It is not uncommon for individuals to loan money to relatives to help them buy a home. In those situations, it is also not uncommon for a loan to be undocumented or documented with an unsecured note, and the unintended result that the homebuyer can’t claim a tax deduction for the interest paid to their helpful relative.
The tax code describes qualified residence interest as interest paid or accrued during the tax year on acquisition indebtedness or home equity indebtedness with respect to any qualified residence of the taxpayer. It also provides that the term “acquisition indebtedness” means any indebtedness that is incurred in acquiring, constructing, or substantially improving any qualified residence of the taxpayer, and is secured by such residence. There are also limits on the amount of debt and number of qualified residences that a taxpayer may have for purposes of claiming a home mortgage interest tax deduction, but those details are not covered in this article, which focuses on the requirement that the debt be secured.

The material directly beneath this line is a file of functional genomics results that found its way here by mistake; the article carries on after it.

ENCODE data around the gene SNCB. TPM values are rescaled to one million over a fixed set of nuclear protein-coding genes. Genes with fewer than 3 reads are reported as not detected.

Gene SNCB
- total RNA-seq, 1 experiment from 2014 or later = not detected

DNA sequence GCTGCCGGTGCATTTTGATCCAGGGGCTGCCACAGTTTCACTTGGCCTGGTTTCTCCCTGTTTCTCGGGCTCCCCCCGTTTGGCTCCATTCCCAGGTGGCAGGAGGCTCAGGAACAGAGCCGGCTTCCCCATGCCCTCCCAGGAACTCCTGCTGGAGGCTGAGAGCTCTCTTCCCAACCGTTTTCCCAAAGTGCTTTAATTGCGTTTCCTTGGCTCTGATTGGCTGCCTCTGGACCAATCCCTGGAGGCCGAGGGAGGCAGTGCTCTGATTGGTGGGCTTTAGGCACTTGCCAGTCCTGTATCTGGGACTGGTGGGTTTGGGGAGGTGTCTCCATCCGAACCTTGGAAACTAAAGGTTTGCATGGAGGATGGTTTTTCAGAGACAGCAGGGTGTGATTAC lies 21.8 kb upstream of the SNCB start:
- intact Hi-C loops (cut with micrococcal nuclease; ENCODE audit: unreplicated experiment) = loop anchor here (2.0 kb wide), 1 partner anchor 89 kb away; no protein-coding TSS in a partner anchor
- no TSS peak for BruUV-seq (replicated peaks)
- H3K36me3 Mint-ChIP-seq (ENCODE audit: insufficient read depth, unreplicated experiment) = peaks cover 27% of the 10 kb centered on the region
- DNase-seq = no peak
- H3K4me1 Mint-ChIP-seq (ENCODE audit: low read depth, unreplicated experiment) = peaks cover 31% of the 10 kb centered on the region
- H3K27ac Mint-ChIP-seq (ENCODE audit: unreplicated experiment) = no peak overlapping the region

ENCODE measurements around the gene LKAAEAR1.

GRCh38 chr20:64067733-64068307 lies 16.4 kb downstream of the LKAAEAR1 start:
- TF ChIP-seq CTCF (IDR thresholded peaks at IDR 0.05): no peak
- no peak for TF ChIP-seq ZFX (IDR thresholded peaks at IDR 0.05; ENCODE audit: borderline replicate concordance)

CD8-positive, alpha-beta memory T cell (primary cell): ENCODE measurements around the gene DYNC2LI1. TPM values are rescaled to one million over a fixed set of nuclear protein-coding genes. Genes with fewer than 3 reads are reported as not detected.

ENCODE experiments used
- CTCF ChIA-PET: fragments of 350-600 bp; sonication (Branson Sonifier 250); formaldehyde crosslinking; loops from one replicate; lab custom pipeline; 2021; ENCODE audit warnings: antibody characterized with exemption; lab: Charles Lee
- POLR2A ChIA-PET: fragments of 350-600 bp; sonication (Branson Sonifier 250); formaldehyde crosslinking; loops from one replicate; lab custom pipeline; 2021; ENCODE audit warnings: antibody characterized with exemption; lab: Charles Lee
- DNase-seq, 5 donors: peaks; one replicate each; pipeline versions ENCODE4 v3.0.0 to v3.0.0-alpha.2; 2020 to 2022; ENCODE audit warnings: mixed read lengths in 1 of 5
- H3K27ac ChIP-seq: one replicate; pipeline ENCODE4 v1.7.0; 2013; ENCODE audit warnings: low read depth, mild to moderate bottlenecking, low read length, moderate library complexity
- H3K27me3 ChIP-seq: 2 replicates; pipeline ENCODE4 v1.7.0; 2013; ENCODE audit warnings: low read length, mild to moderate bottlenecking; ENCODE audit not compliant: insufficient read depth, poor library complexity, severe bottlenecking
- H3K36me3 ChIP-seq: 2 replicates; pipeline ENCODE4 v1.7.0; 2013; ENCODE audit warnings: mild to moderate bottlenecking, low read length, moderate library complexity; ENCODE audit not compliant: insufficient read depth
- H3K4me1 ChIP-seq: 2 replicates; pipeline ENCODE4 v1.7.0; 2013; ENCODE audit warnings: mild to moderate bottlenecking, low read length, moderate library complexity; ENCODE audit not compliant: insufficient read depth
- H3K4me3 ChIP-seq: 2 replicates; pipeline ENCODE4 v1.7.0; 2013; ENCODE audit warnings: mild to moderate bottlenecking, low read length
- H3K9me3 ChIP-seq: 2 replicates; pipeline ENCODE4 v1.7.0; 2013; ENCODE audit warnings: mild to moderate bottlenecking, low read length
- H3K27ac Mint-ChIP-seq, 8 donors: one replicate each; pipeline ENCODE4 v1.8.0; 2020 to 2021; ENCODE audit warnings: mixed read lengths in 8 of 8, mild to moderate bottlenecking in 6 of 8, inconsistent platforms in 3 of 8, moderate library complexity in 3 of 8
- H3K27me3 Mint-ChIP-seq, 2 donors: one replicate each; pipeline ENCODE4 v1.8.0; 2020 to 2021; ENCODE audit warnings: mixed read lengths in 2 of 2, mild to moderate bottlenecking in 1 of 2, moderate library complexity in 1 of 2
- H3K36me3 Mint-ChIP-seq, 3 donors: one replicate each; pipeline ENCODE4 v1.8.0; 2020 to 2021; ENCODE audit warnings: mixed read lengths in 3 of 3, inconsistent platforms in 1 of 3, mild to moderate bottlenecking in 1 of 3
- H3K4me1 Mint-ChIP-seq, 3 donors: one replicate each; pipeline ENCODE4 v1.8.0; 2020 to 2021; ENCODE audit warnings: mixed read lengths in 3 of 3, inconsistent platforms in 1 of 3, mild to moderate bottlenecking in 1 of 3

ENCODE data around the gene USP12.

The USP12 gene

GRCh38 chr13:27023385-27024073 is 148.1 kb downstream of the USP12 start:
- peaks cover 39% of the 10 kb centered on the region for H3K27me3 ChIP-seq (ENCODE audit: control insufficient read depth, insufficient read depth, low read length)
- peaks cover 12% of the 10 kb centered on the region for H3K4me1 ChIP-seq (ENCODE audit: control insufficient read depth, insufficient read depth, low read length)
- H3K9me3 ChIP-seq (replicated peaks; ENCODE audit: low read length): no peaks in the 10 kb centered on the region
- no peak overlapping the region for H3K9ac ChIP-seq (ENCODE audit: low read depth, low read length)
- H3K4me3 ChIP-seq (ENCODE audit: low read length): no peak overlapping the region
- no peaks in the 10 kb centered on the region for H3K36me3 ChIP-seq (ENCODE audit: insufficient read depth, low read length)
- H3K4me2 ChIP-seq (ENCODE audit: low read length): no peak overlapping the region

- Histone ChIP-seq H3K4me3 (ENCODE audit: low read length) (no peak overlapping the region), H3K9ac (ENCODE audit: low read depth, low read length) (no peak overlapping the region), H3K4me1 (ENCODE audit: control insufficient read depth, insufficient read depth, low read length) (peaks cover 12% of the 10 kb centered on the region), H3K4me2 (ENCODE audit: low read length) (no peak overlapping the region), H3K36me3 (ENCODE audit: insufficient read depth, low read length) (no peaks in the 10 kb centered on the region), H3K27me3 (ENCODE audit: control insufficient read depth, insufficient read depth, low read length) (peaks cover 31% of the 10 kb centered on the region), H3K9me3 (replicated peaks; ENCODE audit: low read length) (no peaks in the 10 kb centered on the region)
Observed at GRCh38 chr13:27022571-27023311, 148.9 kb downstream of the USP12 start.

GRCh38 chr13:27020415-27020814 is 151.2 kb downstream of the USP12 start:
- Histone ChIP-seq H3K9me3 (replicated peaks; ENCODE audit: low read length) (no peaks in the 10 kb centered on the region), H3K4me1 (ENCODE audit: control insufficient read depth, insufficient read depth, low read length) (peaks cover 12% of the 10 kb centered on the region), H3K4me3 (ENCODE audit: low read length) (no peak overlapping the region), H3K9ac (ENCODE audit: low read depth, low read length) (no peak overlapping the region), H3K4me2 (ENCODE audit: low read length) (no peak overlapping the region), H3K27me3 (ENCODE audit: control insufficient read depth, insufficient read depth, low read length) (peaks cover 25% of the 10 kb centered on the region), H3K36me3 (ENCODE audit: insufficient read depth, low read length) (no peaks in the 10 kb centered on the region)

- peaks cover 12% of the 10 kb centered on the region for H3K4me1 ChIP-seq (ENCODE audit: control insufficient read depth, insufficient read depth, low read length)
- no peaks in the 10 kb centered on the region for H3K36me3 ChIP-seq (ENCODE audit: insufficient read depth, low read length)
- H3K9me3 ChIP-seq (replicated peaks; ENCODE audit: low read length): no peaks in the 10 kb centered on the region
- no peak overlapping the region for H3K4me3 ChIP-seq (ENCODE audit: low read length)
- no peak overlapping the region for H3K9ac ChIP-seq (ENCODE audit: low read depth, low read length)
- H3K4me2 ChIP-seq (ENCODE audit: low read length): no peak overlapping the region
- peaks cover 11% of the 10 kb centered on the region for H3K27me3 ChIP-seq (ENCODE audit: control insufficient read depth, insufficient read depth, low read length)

Secured debt means a debt that is on the security of any instrument (such as a mortgage, deed of trust, or land contract):
This article was written by:
The TMA Small Business Accounting, P.C.
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